Amid the declining spot market, futures, a type of financial derivative, have come under the spotlight among investors. According to Coinglass, the average daily trading volume of futures on the entire network is more than twice that of the spot. Considering such a huge figure, it is important yet difficult for all futures investors to make profits using high leverage based on their judgment of market trends.

We may find the solution in two terms, the win rate and profit/loss ratio, as well as their relationship.

## What is the win rate in futures?

As the name suggests, the win rate is the probability of a winning trade.

Formula: Win Rate = Number of Wins / Total Number of Trades * 100%

Say, a futures trader makes 10 trades and wins profits in 5 of these trades, so his win rate is 50%. Despite the seemingly moderate real win rate and possibilities of stopping loss, he still profits a lot.

As suggested in the book *Technical Analysis of the Financial Markets*, “the best futures traders make money on only 40% of their trades”. Though important, a high win rate is hard to maintain in a volatile market. According to the statistics for the past decade, the average win rate of top traders on Wall Street ranges between 35% and 50% only. As such, how can we profit from the futures market?

That’s when the profit/loss ratio comes in.

## What is the profit/loss ratio?

Formula: Profit/loss Ratio = Average Amount of Profits/Average Amount of Losses

Say we toss a coin. You get 1 USDT if you win, or lose 1 USDT if you guess wrong. In this case, the profit/loss ratio is 1:1. You get 3 USDT if you win, or lose 1 USDT if you’re wrong. In this case, however, the profit/loss ratio is 3:1.

Assuming that Trader A opens a position of 10,000 USDT, the relationship between the win rate and the profit/loss ratio is as follows:

As you can see from the above table, you can still profit with a low win rate. Even if your win rate is only 30%, your trade remains profitable in the long term as long as the profit/loss ratio is at a high level.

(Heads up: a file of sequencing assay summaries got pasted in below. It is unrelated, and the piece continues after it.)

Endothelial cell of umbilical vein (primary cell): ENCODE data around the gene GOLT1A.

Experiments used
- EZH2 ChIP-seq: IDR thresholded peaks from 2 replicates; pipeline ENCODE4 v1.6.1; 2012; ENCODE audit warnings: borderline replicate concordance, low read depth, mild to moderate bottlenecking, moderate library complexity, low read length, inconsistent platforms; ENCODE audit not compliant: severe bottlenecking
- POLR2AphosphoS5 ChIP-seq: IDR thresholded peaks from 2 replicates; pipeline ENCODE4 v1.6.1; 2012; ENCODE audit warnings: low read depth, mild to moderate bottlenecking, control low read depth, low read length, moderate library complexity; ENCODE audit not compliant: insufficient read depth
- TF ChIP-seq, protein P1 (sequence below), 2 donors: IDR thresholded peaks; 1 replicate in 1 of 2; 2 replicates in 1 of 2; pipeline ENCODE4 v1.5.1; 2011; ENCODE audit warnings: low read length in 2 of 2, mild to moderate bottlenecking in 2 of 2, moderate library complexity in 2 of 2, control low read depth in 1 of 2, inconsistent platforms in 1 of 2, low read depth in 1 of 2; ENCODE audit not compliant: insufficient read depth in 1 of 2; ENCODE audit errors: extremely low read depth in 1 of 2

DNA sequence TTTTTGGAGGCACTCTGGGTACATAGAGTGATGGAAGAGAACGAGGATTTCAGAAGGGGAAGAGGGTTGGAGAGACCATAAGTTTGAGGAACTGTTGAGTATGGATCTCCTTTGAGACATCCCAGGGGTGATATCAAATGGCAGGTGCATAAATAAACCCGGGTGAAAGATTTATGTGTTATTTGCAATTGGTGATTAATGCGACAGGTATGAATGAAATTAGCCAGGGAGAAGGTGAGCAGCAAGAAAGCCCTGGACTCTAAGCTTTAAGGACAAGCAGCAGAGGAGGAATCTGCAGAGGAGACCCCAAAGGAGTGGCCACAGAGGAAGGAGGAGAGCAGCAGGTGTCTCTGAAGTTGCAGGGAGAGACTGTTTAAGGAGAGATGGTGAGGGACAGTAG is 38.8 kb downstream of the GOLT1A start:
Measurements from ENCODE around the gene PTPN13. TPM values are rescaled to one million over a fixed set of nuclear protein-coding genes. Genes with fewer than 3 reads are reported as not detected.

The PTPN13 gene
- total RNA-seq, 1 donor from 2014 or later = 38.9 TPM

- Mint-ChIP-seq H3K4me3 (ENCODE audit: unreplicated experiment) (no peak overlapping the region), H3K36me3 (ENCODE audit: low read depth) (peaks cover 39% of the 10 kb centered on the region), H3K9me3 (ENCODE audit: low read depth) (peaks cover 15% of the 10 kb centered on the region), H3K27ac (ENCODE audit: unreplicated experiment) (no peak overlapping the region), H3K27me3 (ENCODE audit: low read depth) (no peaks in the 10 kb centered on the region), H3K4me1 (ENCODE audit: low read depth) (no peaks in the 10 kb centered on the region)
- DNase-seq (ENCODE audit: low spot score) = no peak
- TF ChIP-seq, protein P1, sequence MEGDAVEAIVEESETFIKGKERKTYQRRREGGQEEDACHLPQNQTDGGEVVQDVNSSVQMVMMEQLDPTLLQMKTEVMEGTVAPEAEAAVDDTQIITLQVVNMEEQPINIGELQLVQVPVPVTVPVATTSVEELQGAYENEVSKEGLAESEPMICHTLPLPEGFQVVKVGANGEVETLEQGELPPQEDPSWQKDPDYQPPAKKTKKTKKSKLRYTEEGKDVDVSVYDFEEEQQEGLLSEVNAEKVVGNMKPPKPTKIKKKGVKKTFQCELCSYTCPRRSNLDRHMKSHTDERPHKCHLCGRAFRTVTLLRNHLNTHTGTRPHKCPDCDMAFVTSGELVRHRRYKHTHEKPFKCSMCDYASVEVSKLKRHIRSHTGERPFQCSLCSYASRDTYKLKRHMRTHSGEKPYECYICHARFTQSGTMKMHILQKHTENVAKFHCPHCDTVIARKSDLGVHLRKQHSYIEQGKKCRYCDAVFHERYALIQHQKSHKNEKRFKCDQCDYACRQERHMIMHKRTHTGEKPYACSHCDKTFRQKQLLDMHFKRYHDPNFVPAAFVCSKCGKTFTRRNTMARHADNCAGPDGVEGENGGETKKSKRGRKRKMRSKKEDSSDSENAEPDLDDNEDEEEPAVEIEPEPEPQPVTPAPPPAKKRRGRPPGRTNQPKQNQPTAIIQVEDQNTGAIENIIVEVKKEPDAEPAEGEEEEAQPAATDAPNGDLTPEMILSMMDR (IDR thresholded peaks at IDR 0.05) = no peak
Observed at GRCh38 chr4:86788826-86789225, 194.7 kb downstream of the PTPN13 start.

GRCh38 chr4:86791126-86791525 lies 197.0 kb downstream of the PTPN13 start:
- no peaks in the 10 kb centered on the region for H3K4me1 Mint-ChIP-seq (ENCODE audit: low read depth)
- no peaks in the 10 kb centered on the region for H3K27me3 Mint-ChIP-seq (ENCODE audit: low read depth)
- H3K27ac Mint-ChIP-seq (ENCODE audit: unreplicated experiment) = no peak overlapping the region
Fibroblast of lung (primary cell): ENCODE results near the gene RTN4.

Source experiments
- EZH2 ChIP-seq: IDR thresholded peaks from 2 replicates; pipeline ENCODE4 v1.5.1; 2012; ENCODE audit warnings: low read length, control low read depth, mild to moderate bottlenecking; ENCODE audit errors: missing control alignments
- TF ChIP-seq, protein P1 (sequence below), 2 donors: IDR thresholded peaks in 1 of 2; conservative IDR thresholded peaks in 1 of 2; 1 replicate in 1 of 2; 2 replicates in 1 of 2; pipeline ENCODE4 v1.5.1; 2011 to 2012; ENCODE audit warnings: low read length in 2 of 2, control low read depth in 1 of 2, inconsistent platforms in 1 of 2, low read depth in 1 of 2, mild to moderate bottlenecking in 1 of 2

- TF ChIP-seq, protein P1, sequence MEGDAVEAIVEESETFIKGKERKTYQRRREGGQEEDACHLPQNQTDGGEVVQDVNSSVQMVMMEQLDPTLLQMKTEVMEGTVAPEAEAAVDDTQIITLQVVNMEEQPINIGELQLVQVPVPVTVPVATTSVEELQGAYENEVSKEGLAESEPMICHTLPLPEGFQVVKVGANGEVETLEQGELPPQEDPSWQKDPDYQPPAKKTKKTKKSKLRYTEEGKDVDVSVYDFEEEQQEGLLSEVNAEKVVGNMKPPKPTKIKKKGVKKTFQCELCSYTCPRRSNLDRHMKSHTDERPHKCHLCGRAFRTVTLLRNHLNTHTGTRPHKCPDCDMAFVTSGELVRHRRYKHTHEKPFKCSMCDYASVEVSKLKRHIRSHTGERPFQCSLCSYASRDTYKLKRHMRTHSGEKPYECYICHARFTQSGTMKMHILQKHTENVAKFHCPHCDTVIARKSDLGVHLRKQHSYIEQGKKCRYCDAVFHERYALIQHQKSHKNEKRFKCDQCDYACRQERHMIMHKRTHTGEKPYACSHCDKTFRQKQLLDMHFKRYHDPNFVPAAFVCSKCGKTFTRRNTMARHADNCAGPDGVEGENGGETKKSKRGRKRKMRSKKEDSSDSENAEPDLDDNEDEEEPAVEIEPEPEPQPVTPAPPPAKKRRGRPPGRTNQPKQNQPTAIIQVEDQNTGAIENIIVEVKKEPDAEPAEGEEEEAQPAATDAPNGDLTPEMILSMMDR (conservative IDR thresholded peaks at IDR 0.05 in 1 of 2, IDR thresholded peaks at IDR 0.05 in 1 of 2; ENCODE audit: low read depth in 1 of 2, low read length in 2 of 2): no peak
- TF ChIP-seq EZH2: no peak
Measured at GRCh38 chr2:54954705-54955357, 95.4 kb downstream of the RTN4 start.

## How to increase the profit/loss ratio?

The answer lies in the formula of the profit/loss ratio: we can either increase the average profits or reduce the average losses.

That seems like a paradox as the profit/loss ratio of each trade remains uncertain until it is settled and traders can hardly determine the future profits. Yet still, we can set the maximum loss for each transaction, which is the stop-loss price as we know. After the stop-loss price, or in other words the exit condition, is set, once the conditions are met, positions will be closed even if you bet on a wrong direction and suffer losses, thus protecting you from greater losses.

In this sense, Take-Profit & Stop-Loss is indeed a useful tool. Suppose in each trade with a fixed position, the stop-loss price is set to 10% of the initial amount, and the take-profit price is set to 20% of the initial amount. The profit/loss ratio is 2:1. As long as the win rate reaches 33%, the account can break even.

Traders usually misjudge the market, yet those sensible maximize their profits, not the number of wins. Apart from the above know-how, another essential factor of profiting from the futures market is the unity between your knowledge and your trading strategy. After all, most traders suffer losses not because they’re ignorant of the theoretical knowledge but because they blindly take a different path in real trade.

* The above cannot be relied on as any investment advice.